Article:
What are the challenges of serving overseas? What are the blessings?
Do you see yourself coming back to the United States?
What cultural pitfalls did you have to learn to avoid?
These thoughtful questions were put to me by NAPC’s steering committee member, Susan Barnes, when she asked me a couple months ago to reflect on my life in Glasgow, Scotland, where I, a PCUSA minister and grateful member of NAPC, serve as an interim-type pastor for the Church of Scotland. This newsletter, along with the Presbyterian Program Calendar – where Sundays are the first day of the week rather than Mondays as on British calendars – and my yearly report to the Presbytery of the Twin Cities Area which annually grants me permission to serve “outside the jurisdiction of the church,” are very much Bread and Breath for me: they regularly sustain me with hope and affirmation and blow away the cobwebs of despair and fear.
The truth is, persons of every faith are currently being challenged to serve in what feels like the twilight zone of all twilight zones – actually and factually. Recent elections in the U.S. (where I am an Overseas Voter registered through my last residence in Minnesota) and here in the United Kingdom and Europe (where I am not eligible to vote) keep turning the world upside-down: I can never “come back” to the United States – because the United States I left fourteen years ago no longer exists. But I am not alone; wherever we serve God right now – be it in Glasgow, Scotland, or Glasgow, Kentucky – our job is to keep singing the LORD’s song, especially when we, like the Psalmist, find ourselves in the pit.
Thank God, we always share good company with the foremothers of Jesus, who remind us how they out-zoned their respective twilight zones of patriarchy, violence, dispossession, domestic abuse, and the unimaginable:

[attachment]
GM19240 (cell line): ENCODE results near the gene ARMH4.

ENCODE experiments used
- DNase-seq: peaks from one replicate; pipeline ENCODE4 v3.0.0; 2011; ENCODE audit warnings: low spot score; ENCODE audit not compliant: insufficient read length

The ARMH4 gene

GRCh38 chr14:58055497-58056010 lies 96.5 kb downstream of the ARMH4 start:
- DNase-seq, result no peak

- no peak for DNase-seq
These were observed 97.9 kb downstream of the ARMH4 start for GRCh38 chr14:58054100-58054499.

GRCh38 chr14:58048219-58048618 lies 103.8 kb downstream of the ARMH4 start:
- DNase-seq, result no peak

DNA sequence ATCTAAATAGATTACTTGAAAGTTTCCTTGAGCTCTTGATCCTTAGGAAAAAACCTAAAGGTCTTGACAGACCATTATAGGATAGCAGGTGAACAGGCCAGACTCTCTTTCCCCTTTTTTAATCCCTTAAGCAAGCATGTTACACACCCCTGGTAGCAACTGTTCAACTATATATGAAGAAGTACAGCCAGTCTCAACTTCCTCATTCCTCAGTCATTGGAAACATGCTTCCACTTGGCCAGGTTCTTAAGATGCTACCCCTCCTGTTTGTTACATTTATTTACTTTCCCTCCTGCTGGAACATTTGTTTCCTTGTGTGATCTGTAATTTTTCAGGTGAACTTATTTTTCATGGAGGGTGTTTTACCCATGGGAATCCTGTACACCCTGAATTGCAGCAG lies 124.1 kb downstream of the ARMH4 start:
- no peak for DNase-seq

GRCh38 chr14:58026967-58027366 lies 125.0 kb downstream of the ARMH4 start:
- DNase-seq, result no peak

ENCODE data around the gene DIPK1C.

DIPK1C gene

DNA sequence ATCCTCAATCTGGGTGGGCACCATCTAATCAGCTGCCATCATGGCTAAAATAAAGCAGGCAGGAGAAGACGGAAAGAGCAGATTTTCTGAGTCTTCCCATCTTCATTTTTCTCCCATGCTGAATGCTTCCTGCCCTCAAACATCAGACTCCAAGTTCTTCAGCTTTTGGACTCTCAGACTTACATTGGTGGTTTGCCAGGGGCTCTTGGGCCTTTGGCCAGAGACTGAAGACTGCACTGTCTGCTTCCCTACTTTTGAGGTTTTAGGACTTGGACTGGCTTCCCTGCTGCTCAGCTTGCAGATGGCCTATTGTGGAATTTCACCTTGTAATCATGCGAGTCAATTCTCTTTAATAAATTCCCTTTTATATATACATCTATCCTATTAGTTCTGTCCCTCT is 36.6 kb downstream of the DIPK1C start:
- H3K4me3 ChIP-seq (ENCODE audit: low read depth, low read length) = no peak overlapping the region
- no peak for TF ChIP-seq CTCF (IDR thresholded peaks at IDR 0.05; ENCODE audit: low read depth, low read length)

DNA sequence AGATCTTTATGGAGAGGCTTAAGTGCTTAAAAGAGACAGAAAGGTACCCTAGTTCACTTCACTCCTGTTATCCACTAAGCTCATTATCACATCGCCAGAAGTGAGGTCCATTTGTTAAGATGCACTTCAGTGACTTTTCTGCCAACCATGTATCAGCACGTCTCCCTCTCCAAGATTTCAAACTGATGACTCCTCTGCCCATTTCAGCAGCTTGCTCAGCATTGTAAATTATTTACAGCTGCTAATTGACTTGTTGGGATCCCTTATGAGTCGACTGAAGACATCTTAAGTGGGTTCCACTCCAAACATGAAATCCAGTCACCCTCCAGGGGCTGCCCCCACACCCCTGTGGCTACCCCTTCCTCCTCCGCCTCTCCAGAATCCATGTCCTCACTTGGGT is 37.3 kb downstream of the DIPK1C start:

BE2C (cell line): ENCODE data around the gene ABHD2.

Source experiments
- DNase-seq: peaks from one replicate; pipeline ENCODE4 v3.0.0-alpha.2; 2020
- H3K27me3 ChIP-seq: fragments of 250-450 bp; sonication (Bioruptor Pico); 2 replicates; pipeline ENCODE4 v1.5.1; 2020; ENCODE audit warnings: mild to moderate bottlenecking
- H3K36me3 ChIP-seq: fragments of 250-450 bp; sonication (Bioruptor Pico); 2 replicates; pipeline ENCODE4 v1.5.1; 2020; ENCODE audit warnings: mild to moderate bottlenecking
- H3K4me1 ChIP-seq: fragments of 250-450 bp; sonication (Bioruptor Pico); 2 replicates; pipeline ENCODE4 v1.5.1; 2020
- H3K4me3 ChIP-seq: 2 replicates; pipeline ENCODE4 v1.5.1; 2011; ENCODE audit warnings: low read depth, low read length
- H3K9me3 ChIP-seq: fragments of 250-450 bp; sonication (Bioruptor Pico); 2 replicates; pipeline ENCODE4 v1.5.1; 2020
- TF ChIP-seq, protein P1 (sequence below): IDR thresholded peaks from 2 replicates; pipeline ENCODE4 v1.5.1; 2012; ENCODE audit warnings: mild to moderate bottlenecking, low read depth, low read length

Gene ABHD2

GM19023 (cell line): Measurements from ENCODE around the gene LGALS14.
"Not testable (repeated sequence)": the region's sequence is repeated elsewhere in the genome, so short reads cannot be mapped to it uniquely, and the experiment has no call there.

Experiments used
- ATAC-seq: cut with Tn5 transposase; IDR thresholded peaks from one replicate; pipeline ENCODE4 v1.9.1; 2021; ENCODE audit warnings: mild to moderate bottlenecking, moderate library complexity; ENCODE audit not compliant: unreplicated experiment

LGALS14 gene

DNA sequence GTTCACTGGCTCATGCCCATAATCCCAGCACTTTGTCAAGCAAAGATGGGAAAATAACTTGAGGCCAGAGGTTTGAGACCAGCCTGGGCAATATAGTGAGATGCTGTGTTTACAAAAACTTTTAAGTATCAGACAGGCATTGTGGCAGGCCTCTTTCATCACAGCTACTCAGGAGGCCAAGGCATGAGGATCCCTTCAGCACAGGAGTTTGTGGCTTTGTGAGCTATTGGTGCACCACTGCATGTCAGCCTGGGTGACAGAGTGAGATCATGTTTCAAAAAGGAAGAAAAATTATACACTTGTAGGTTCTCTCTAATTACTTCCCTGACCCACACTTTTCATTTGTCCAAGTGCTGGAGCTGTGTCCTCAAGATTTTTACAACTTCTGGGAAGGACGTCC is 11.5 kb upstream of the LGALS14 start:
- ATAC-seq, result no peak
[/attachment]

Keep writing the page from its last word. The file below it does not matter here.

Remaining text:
Like a date palm in the desert,
Tamar feeds us with her faith:
Bound to one and then his brother,
widowed by their sinful fates,
patriarchal power’s victim,
prostituted, she conceives
justice with almighty Wisdom,
generating our belief.
Like the Reed Sea in the desert
separating friend from foe,
Rahab gives God’s spies safe cover
from the king of Jericho.
Selling sex to make a living,
dwelling in the city wall,
she displays a crimson cord and
saves her family from the fall.
Like a dry spring in the desert,
Ruth, a widow, suffers loss.
To Naomi she’s a daughter,
“Where you go, there I will lodge.”
Gleaning in the fields of Boaz,
she is given a new life.
Uncovering all their love is,
they become husband and wife.
Like a ewe lamb in the desert
stolen from a poor man’s home;
pregnant by the king who rapes her,
she is made to bear his shame.
Ordered to the front of battle,
brave Uriah’s sent to die,
leaving her a nameless widow,
part of David’s royal lie.
Like God’s people in the desert
called to follow fearlessly,
thankful for the bitter water
suddenly becoming sweet,
Mary, by the Holy Spirit,
births a child, Emmanuel.
God was with each of these women;
God is with us even now.
This hymn, “Like a date palm in the desert,” is based on Genesis 38, Joshua 2 and 6:22-25, Ruth, 2 Samuel 11 and 12, and Matthew 1. It can be sung to the tune Hyfrydol. Feel free to change any words to reflect your experience.
For use in worship, please include this copyright acknowledgment: by Lindsay Louise Biddle © 2017. For all other uses, email: email@example.com.